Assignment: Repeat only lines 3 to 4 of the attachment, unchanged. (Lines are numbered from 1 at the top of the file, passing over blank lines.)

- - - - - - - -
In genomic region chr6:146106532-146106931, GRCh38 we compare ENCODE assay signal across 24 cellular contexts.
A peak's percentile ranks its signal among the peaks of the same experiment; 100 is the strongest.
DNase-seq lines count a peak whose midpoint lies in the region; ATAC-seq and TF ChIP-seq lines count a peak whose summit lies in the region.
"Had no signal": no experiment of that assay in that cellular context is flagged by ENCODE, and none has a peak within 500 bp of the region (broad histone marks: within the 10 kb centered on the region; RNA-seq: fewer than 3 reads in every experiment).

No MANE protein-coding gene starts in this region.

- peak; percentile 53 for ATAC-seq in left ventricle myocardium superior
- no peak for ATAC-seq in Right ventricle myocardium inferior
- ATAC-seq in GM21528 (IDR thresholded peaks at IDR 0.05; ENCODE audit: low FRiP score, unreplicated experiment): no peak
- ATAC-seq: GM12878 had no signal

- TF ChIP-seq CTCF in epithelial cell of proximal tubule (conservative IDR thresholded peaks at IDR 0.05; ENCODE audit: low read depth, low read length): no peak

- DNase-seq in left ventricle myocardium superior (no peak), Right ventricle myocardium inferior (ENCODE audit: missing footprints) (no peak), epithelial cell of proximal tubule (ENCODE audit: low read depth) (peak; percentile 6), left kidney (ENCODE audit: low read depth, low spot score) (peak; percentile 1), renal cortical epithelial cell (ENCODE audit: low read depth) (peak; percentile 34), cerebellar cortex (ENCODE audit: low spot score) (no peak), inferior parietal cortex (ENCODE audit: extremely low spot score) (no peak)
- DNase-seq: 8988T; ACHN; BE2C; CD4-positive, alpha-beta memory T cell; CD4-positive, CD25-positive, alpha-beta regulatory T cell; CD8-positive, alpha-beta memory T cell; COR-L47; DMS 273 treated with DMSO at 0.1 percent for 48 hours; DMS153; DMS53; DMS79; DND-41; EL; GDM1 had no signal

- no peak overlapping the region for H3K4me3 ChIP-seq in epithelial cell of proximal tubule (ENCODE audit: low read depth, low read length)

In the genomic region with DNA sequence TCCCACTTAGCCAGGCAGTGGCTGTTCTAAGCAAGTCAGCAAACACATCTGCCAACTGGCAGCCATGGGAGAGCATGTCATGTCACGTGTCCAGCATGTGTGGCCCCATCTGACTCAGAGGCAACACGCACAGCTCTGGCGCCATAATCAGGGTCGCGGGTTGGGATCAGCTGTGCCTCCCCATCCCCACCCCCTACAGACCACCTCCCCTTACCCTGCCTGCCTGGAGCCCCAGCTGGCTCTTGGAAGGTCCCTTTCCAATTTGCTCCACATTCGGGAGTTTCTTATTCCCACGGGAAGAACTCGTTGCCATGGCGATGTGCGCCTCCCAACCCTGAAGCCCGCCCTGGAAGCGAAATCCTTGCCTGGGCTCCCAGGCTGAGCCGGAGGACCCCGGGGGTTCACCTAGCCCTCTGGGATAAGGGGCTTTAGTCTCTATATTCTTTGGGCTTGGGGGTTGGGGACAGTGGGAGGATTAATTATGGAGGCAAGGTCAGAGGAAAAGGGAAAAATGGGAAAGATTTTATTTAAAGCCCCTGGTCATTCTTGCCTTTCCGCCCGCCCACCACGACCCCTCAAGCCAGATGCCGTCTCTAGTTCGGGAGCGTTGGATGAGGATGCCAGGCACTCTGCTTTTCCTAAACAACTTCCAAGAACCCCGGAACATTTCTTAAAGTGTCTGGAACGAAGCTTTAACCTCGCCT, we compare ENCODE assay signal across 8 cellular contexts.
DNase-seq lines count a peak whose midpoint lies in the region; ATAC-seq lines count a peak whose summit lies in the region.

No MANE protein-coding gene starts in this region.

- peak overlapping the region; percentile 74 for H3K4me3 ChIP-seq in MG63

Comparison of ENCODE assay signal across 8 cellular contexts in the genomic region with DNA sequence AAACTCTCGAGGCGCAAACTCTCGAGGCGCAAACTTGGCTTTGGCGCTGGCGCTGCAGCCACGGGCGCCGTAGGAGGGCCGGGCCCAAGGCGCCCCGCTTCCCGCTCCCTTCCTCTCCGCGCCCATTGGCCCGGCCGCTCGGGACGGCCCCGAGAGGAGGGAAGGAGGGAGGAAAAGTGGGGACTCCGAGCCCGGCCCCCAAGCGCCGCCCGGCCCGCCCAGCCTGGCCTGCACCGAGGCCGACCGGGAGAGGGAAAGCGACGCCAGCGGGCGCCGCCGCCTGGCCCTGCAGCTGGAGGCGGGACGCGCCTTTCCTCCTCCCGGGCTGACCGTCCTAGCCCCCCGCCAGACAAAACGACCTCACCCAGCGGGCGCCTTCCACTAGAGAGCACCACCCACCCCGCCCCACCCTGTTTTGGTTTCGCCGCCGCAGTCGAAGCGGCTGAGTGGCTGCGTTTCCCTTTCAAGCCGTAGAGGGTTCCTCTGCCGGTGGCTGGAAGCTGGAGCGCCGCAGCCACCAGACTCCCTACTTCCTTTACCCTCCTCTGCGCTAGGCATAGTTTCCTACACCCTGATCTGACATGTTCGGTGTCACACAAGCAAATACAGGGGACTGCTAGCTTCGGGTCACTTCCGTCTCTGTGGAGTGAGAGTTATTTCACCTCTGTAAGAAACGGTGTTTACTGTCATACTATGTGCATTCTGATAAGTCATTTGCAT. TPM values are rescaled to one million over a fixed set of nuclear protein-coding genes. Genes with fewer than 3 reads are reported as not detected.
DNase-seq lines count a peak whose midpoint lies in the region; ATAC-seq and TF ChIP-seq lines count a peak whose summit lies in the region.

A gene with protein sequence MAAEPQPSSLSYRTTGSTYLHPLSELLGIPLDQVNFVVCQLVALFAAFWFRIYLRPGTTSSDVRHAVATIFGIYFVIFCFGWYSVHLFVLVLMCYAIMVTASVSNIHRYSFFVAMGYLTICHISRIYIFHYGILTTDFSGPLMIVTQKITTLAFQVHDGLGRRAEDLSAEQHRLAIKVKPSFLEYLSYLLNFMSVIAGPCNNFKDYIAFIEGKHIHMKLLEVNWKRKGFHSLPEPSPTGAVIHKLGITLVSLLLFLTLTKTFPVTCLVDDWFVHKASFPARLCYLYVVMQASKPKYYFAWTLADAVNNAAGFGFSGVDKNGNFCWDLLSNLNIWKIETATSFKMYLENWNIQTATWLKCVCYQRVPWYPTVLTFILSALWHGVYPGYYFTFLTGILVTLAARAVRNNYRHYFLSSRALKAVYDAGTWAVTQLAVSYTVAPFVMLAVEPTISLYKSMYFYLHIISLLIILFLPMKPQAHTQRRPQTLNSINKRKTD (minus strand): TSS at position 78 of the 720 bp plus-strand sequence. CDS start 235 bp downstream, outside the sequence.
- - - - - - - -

DNase-seq lines count a peak whose midpoint lies in the region; ATAC-seq and TF ChIP-seq lines count a peak whose summit lies in the region.
"Had no signal": no experiment of that assay in that cellular context is flagged by ENCODE, and none has a peak within 500 bp of the region (broad histone marks: within the 10 kb centered on the region; RNA-seq: fewer than 3 reads in every experiment).